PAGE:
SBE Researchers showcase Augmented Reality on UM's doorstep
If you went to the local café chain “Coffee Lovers” in Maastricht right before the pandemic hit, you might remember research assistants approaching you with iPads to allow you as a customer to experience Coffeelovers’ menu in Augmented Reality: Holograms of coffee, cake, or muffins being projected on a table in front of you, so realistic that it leaves you wanting more.
If you experienced this, you were subject to a series of field experiments conducted by researchers from the SBE that are part of the “Augmented Research” group and have specialized in research on digital technologies, such as Augmented and Virtual Reality.
In this project, they wanted to identify how AR can help consumers to overcome so-called “imagination gaps” when making decisions about and purchasing products. The collaboration on this research project between Coffee lovers and SBE aimed to study how AR can help restaurants and cafés to better promote their food and drinks!
Many firms use AR that projects lifelike product holograms into the physical environment to assist customers in bridging so-called “imagination gaps,” which can arise on their path to purchase. However, research has not yet studied whether and how AR might help customers address two pertinent sources of such imagination gaps:
- Increased cognitive load when evaluating multiple products together (e.g., in a bundle) and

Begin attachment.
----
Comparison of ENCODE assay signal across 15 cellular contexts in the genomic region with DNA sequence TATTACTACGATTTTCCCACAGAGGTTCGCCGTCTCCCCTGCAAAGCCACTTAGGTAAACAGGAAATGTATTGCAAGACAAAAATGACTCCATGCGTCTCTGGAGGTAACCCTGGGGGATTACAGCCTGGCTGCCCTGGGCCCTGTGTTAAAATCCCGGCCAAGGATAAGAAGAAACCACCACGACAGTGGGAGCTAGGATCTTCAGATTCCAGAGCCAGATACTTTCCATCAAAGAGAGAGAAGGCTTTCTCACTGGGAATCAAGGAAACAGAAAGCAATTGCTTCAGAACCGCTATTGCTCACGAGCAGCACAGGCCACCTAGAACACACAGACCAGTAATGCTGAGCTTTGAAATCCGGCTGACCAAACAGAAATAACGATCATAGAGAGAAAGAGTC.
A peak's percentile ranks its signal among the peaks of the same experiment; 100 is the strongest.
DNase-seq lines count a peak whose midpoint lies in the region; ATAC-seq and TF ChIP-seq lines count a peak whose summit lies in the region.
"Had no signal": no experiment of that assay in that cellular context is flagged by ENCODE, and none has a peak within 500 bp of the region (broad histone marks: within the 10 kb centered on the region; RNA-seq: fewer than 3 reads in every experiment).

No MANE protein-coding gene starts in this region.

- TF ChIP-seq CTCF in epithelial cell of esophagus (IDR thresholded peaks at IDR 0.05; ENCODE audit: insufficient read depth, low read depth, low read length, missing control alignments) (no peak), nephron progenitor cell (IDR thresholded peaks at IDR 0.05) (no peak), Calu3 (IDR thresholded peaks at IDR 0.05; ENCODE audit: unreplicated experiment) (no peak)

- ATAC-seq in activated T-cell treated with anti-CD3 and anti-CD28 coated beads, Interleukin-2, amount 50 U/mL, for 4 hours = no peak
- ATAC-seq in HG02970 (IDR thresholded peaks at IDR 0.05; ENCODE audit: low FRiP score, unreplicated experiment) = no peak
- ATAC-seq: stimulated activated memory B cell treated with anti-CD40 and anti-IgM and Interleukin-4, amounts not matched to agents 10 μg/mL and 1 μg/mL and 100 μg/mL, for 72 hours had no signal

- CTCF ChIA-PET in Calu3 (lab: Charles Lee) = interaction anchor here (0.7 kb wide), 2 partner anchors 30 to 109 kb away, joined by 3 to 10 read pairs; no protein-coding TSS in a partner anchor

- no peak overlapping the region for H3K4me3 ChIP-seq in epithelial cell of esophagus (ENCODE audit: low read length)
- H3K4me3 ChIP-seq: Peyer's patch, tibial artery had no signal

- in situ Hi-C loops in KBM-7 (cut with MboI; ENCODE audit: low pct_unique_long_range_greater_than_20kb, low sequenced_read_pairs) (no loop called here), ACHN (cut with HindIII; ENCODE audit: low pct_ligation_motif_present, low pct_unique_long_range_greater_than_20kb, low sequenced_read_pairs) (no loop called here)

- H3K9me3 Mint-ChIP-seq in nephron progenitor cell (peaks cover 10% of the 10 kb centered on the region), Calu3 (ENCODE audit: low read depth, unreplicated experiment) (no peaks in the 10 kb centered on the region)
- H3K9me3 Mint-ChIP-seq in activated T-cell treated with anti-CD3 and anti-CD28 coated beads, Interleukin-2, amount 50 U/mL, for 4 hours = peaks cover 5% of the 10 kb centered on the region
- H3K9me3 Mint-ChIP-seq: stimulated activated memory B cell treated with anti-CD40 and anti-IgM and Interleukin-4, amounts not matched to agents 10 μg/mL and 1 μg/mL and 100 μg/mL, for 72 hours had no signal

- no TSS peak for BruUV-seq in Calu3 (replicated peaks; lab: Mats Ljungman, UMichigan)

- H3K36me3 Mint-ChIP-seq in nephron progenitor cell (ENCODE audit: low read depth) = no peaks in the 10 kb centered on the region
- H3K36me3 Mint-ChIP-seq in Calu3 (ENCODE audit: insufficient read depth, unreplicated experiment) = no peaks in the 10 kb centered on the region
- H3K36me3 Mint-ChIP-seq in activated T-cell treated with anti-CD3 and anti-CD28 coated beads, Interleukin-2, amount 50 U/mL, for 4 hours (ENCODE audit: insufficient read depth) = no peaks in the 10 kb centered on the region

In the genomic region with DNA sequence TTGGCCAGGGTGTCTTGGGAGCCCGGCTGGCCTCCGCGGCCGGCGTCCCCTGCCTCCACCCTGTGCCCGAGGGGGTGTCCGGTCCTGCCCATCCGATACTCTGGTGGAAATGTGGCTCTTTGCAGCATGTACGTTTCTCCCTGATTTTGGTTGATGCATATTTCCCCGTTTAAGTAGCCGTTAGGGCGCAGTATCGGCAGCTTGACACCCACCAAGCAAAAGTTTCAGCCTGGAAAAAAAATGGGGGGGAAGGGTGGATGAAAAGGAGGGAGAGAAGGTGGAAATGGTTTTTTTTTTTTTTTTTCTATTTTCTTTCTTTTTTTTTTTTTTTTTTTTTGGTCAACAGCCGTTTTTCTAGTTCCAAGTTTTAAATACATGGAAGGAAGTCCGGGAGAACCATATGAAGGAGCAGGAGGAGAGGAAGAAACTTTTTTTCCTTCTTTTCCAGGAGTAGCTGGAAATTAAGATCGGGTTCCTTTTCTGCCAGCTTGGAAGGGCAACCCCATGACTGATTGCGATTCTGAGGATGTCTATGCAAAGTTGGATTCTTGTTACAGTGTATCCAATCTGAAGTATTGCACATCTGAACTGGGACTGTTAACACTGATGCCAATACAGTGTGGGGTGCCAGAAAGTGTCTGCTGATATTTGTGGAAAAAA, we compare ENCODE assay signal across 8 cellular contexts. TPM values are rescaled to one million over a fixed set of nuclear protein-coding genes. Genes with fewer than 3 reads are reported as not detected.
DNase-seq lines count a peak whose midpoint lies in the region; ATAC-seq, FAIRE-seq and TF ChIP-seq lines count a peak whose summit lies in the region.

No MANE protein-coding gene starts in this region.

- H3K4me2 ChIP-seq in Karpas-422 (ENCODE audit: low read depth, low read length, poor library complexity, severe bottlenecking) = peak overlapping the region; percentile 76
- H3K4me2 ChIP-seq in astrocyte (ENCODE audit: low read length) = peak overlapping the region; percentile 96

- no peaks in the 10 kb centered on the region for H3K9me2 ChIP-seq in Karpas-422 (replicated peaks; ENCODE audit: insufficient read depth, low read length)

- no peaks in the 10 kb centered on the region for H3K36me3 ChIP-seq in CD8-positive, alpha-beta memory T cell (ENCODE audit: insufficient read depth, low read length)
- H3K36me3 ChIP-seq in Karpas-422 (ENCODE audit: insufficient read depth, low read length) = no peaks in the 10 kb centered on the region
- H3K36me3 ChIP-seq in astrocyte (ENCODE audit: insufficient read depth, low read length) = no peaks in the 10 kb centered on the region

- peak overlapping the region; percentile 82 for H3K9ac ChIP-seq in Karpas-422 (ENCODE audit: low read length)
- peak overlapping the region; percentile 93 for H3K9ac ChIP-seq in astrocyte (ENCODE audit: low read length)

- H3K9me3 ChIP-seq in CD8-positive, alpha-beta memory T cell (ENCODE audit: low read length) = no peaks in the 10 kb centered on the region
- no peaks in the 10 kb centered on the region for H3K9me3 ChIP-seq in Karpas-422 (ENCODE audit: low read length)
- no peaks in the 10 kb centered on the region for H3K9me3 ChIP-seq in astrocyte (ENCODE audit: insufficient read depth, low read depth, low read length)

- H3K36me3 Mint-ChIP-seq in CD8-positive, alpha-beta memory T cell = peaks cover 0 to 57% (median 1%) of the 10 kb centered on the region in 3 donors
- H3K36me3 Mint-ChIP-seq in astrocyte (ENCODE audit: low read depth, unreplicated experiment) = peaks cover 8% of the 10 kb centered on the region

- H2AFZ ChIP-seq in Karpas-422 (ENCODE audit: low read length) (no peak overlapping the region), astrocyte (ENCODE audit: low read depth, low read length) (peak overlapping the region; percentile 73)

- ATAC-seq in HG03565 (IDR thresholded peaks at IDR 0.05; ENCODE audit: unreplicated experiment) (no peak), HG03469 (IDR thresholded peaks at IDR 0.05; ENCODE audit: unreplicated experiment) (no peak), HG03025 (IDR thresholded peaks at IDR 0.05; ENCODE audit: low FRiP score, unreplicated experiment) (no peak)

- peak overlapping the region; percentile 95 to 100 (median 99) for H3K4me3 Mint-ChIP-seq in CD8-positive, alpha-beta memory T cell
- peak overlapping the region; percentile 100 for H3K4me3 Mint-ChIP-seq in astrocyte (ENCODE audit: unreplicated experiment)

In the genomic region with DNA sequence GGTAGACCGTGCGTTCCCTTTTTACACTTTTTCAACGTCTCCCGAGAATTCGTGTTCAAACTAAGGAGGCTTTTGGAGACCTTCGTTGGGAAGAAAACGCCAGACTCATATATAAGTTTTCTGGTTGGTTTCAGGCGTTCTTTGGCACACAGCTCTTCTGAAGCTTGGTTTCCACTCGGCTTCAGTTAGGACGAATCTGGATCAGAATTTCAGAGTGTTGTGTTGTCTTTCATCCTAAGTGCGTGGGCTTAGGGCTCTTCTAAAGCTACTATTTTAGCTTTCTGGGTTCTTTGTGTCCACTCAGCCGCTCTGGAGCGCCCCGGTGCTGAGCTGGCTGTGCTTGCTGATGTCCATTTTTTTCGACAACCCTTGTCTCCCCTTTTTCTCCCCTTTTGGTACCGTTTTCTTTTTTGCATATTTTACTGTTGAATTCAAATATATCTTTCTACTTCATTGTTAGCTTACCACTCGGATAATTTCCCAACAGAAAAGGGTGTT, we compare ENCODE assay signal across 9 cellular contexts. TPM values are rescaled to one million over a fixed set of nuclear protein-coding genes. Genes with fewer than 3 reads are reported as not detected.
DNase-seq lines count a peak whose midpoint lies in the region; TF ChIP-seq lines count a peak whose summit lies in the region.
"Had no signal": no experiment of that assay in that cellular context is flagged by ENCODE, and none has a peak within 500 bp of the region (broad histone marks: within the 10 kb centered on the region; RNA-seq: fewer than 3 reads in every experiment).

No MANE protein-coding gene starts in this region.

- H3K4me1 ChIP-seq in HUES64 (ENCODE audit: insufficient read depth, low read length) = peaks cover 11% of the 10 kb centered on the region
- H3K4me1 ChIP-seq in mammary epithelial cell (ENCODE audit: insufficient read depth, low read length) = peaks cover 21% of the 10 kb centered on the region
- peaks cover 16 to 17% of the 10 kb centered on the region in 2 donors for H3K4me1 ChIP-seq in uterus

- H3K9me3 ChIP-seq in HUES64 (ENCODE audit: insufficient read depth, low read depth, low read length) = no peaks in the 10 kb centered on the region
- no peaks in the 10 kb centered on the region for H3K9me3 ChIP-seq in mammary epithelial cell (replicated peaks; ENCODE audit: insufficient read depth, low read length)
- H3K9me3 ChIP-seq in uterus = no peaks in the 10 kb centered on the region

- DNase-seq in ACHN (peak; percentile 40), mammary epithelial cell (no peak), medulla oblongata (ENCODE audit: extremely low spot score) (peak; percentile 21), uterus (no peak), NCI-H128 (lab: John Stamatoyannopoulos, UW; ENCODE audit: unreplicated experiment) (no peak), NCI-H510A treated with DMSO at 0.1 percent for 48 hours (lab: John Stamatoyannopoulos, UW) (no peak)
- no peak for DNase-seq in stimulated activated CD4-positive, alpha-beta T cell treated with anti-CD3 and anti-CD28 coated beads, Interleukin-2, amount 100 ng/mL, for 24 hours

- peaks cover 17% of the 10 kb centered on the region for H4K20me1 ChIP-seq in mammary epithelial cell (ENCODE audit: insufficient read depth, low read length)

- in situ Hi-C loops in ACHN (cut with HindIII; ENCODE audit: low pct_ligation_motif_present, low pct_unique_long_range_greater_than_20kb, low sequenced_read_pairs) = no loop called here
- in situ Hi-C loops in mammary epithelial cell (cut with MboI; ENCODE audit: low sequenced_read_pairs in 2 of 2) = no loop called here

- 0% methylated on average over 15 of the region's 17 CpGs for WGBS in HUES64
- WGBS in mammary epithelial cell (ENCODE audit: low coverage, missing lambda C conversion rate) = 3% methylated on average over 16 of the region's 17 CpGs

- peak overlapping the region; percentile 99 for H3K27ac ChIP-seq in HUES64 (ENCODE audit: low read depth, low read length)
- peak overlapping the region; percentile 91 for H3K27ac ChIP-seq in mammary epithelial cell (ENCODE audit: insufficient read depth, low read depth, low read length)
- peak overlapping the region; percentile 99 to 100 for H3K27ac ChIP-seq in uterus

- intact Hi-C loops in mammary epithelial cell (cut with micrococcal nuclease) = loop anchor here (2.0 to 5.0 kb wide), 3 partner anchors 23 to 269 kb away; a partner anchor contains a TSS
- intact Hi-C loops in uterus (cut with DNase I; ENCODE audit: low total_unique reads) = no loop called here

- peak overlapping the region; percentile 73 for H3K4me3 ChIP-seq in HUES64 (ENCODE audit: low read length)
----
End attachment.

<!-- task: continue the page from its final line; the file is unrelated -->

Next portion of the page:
- extended physical distance to the point-of-sale (e.g., out-of-store, at home).
This project was a part of SBE‘s Augmented-Research initiative, a research group including Dr Tim Hilken (Assistant Professor), Prof Dr Dominik Mahr (Professor of Digital Innovation and Marketing) and Jonas Heller (Assistant Professor).
Building on the “mental imagery theorizing” framework, the researchers explain how AR supports customers in bridging these gaps. Through a series of field and experimental studies, they evidence effects on customer purchase intentions and behaviour. Specifically, the project group can show that AR-generated imagery of bundled (versus individual) products enhances intended and actual purchases at the point of sale. Furthermore, when deployed at distant points in the purchase funnel (out-of-store, at-home), AR increases purchases through improved self-projection, described as the psychological mechanism customers use to mentally bridge distance to the point-of-sale.
The SBE research team qualifies this mediating mechanism through an important moderating process, where the effect of AR-generated imagery on self-projection is suppressed for customers with a holistic (versus analytic) thinking style.
|The research group acknowledges and thanks the DEXLab for providing digital equipment that was used during the data collection for this project.|